Basic Question re API

Discussion in 'Trading Software' started by Babak, Apr 9, 2003.

  1. Babak

    Babak

    ok I know this may sound silly but what the heck is an API (I know its an acronym) but what is it exactly? what does it do? What is DDE? How do you set it up? How do you use it? etc...

    I'm not a software expert and have never programmed but would be interested to find out if there is a way that I can 'automate' a part of my trading.

    Thanks in advance.
     
  2. corvus

    corvus

    API is "Application Programming Interface", and that means "a set of routines, protocols, and tools for building software applications". Basically, an API exposes some functionality that you can use to build something bigger and better on top of. For instance, Windows itself has an API that let's programmers write things like IE or Windows Media Player. In the case of IB, it exposes most of the functionality in IB in a way that lets programmers write applications that use IB in ways that the developers of TWS never intended, ie my simulator (http://www.cicleworks.com/ibrapp.html). :)

    DDE stands for "Dynamic Data Exchange", which is just a feature in Windows that lets two running applications exchange data (if the applications themselves are set up to use it). So, IB TWS can pass data to Excel via DDE...it's kind of like an API, but not as full featured or flexible and requires less programming knowledge on the part of the user. You might use it to write a graphing or data-crunching spreadsheet in Excel, but using DDE you don't have to write a bunch of code, you just "link" to TWS using DDE just like using the clipboard (copy-paste). If you are pretty good at using Excel but not too familiar with programming, this is definitely the way to go...
     
  3. Babak

    Babak

    ok thanks for the basics...now how would one set about learning and putting that stuff into action?

    are there some good web resources? books? etc...

    again...TIA
     
  4. m_c_a98

    m_c_a98

    quickest way is to learn Visual Basic, then get a broker that gives you API connection through an ActiveX control.

    That's the fast track.
     
  5. corvus

    corvus

    For an API like IB's Java or C++ API, there's a bit of a learning curve, because you have to learn how to write an application in Java or C++ or VB first. If you want to go that route, best bet is to use any of the countless introductory books, or for Java specifically, Sun's got a great tutorial that will give you the basics at http://java.sun.com/docs/books/tutorial/. The second step would be to learn how to use IB's API to connect to and manipulate IB, for which I would advise to just take a look at someone else's code...either IB's samples, or some of the code freely available on the web. IB has sufficient documentation in the TWS User's Guide and there's alot of info in the discussion forums on the API. But be forewarned...this is the long approach. IB's API is decently sophisticated and learning to write an application well enough that it doesn't have bugs takes time. And having bugs in trading software can get expensive...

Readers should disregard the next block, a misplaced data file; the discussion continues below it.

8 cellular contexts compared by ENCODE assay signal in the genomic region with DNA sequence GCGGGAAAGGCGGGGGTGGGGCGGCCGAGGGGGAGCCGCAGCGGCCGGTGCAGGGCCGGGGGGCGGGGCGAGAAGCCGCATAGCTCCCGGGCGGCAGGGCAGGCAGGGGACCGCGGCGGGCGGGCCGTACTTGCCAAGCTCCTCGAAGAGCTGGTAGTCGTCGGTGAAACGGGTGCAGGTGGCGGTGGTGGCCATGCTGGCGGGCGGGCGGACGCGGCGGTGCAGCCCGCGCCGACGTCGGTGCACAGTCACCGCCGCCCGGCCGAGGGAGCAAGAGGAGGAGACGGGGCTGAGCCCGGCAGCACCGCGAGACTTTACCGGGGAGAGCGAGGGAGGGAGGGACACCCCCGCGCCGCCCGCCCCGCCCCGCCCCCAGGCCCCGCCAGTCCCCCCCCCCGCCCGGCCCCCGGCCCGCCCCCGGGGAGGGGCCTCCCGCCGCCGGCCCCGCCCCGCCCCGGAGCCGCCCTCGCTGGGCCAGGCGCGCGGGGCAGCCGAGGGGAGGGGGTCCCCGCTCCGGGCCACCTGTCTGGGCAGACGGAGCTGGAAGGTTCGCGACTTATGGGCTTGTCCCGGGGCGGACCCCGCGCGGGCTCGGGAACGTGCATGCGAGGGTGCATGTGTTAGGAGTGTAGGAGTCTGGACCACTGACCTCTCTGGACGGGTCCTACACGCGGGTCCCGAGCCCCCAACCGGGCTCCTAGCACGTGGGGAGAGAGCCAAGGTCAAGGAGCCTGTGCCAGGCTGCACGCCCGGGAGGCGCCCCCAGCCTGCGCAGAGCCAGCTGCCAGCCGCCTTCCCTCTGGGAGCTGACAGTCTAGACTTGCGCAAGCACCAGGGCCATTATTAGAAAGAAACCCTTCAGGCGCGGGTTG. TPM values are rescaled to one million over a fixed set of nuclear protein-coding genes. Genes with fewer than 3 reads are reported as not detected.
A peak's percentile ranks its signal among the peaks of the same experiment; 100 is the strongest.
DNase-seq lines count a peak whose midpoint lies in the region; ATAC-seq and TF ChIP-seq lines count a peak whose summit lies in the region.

edit: m_c_a98 is right...VB would be easier to learn than Java or C++ for coding with the API, but would still be more difficult, imho, than going the excel+DDE route.

    The best route for a beginner to programming is to use DDE and Excel. You can do some pretty sophisticated things with Excel, including buttons and all sorts of interactive stuff. Again, the best route is to get a book on using excel, and then take a look at things other people have done and play around. I know there's a lot of excel spreadsheets out there that use IB's DDE link. If you download the API from IB's website, I believe there's a sample one called "TwsDde.xls". Doing something this route would be far easier and probably more robust.

    For the DDE, here are some links to check out:

    http://groups.yahoo.com/group/twsapi/
    http://hometown.aol.co.uk/nqtraderman/myhomepage/business.html
     
  6. def

    def Interactive Brokers

    Babak,

    If you are not a programmer then you're probably better off letting someone else do the work. However it never hurts to try and depending on what you're trying to do, it is not that hard to get started. For example, if you wrote some macros to enter a basket of stocks from a spreadsheet into the TWS, you would be using the API.

    To get started, download the API http://www.interactivebrokers.com/cgi-bin/tws_windows_users.pl from IB. The installation package includes the C++ Socket, Java Socket, DDE, and Active X API's, plus sample code for each.

    Play around with the sample code with the demo as it might be a good start. On the IB web site discussion board, there have been numerous people who have been very helpful with ideas. I also understand that there is a twsapi group on yahoo as well. (whatever you do, don't come to me for help, outide of perl and awk scripts, my programming days are long over :) )
     
  7. Babak

    Babak

    Thanks guys, I appreciate all the help. I'll try the basic stuff and ask a programmer friend for the rest.
     
  8. cashonly

    cashonly Bright Trading, LLC

    You should also get some pointers from your brokers technical people.

    And if you get a programmer, definitely make sure they know what they are doing with trading systems. This isn't an office accounting package. One small mistake in the code could drain your account in an instant!
     
  9. Using IB's Excel DDE worksheet, could someone tell me the proper format for class "A" or class "B" shares?

    I've tried a space, no space, underline and no luck.

    Thanks for your help.
     
  10. nitro

    nitro

    Add a space after the symbol and:

    pra for preferred a
    prb for preferred b
    pr for preffered

    For example, C PRW for the Citi preferred W shares.

    nitro
     
    #10     Nov 7, 2003